The main sectors affected by trade remedy initiations during the review period were iron and steel, plastics and articles thereof, vehicles, parts and accessories thereof and products of iron and steel.

The G20 economies are Argentina, Australia, Brazil, Canada, China, France, Germany, India, Indonesia, Italy, Republic of Korea, Japan, Mexico, the Russian Federation, Saudi Arabia, South Africa, Turkey, the United Kingdom and the United States, as well as the European Union.

Key Findings

  • This Report covers new trade and trade-related measures implemented by G20 economies between 16 October 2017 and 15 May 2018. It reveals a number of important trends in global trade policy-making. While G20 economies continue to implement trade-facilitating measures, the more worrying trend during this period is the increase in trade-restrictive measures which has come at a time of increasing trade tensions and associated rhetoric. This should be of real concern to the international community.
  • G20 economies applied 39 new trade-restrictive measures during the review period, including tariff increases, stricter customs procedures, imposition of taxes and export duties. This equates to an average of almost six restrictive measures per month, which is significantly higher than the three measures recorded during the previous review period.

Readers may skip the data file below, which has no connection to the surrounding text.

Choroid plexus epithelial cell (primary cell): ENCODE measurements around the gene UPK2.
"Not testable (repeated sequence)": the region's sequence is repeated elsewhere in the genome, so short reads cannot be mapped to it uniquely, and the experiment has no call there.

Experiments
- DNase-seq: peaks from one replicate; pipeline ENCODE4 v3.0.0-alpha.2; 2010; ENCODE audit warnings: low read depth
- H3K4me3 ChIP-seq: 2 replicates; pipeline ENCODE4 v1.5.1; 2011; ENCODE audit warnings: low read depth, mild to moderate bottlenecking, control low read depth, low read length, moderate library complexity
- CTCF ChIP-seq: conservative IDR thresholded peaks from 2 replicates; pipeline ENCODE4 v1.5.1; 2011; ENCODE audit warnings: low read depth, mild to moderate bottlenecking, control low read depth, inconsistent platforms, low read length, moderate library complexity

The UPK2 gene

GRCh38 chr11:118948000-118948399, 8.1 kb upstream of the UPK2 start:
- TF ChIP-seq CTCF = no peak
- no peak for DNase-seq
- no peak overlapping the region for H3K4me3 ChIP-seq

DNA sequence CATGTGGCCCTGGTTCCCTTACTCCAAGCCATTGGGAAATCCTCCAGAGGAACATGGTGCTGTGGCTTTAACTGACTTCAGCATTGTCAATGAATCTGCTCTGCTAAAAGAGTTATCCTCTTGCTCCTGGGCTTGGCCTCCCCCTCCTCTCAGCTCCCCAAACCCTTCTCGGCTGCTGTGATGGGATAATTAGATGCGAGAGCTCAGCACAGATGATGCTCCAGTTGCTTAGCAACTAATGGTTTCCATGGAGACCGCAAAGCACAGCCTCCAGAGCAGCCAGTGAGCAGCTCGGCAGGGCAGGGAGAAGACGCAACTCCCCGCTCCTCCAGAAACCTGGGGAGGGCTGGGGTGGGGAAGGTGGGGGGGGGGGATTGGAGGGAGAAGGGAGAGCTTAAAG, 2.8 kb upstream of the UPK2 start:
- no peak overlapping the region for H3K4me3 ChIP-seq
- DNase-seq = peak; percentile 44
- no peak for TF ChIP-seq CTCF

• G20 economies also implemented 47 measures aimed at facilitating trade during the review period, including eliminated or reduced tariffs, simplified import and export customs procedures and reduction of import taxes. At almost seven trade-facilitating measures per month, this is marginally higher than the six measures recorded in the previous period.